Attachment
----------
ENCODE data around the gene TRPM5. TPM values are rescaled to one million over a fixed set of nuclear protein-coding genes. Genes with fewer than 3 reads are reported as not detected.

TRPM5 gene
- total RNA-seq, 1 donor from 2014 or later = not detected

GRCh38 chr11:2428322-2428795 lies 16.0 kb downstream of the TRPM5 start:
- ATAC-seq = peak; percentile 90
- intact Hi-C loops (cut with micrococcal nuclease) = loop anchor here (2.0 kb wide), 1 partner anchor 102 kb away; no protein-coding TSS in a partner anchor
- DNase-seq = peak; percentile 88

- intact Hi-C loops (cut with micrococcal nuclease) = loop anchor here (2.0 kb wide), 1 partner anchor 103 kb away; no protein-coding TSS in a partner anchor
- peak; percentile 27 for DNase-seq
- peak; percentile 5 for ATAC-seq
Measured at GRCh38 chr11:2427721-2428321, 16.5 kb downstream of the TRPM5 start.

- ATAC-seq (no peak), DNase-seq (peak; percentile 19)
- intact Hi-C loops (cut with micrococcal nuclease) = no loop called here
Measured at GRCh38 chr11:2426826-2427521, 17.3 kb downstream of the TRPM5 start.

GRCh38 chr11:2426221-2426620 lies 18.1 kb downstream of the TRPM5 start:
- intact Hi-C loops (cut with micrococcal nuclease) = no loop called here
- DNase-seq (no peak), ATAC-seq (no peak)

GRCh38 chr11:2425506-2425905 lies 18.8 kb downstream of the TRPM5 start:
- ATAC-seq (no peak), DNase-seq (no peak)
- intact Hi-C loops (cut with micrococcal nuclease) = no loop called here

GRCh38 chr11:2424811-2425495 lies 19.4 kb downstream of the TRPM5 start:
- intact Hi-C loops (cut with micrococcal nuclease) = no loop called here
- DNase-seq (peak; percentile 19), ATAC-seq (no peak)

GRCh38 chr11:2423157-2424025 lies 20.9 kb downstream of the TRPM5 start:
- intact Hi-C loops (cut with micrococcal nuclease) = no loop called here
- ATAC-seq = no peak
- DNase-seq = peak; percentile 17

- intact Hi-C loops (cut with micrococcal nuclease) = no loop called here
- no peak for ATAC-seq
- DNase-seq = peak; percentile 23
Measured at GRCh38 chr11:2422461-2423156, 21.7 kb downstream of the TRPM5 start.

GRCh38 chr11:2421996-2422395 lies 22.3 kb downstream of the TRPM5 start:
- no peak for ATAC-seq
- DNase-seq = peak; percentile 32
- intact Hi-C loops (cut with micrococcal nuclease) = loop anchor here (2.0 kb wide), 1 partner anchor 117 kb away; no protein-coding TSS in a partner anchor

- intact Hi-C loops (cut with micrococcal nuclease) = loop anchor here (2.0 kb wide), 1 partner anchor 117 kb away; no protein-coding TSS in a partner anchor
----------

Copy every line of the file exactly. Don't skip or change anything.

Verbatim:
ENCODE data around the gene TRPM5. TPM values are rescaled to one million over a fixed set of nuclear protein-coding genes. Genes with fewer than 3 reads are reported as not detected.

TRPM5 gene
- total RNA-seq, 1 donor from 2014 or later = not detected

GRCh38 chr11:2428322-2428795 lies 16.0 kb downstream of the TRPM5 start:
- ATAC-seq = peak; percentile 90
- intact Hi-C loops (cut with micrococcal nuclease) = loop anchor here (2.0 kb wide), 1 partner anchor 102 kb away; no protein-coding TSS in a partner anchor
- DNase-seq = peak; percentile 88

- intact Hi-C loops (cut with micrococcal nuclease) = loop anchor here (2.0 kb wide), 1 partner anchor 103 kb away; no protein-coding TSS in a partner anchor
- peak; percentile 27 for DNase-seq
- peak; percentile 5 for ATAC-seq
Measured at GRCh38 chr11:2427721-2428321, 16.5 kb downstream of the TRPM5 start.

- ATAC-seq (no peak), DNase-seq (peak; percentile 19)
- intact Hi-C loops (cut with micrococcal nuclease) = no loop called here
Measured at GRCh38 chr11:2426826-2427521, 17.3 kb downstream of the TRPM5 start.

GRCh38 chr11:2426221-2426620 lies 18.1 kb downstream of the TRPM5 start:
- intact Hi-C loops (cut with micrococcal nuclease) = no loop called here
- DNase-seq (no peak), ATAC-seq (no peak)

GRCh38 chr11:2425506-2425905 lies 18.8 kb downstream of the TRPM5 start:
- ATAC-seq (no peak), DNase-seq (no peak)
- intact Hi-C loops (cut with micrococcal nuclease) = no loop called here

GRCh38 chr11:2424811-2425495 lies 19.4 kb downstream of the TRPM5 start:
- intact Hi-C loops (cut with micrococcal nuclease) = no loop called here
- DNase-seq (peak; percentile 19), ATAC-seq (no peak)

GRCh38 chr11:2423157-2424025 lies 20.9 kb downstream of the TRPM5 start:
- intact Hi-C loops (cut with micrococcal nuclease) = no loop called here
- ATAC-seq = no peak
- DNase-seq = peak; percentile 17

- intact Hi-C loops (cut with micrococcal nuclease) = no loop called here
- no peak for ATAC-seq
- DNase-seq = peak; percentile 23
Measured at GRCh38 chr11:2422461-2423156, 21.7 kb downstream of the TRPM5 start.

GRCh38 chr11:2421996-2422395 lies 22.3 kb downstream of the TRPM5 start:
- no peak for ATAC-seq
- DNase-seq = peak; percentile 32
- intact Hi-C loops (cut with micrococcal nuclease) = loop anchor here (2.0 kb wide), 1 partner anchor 117 kb away; no protein-coding TSS in a partner anchor

- intact Hi-C loops (cut with micrococcal nuclease) = loop anchor here (2.0 kb wide), 1 partner anchor 117 kb away; no protein-coding TSS in a partner anchor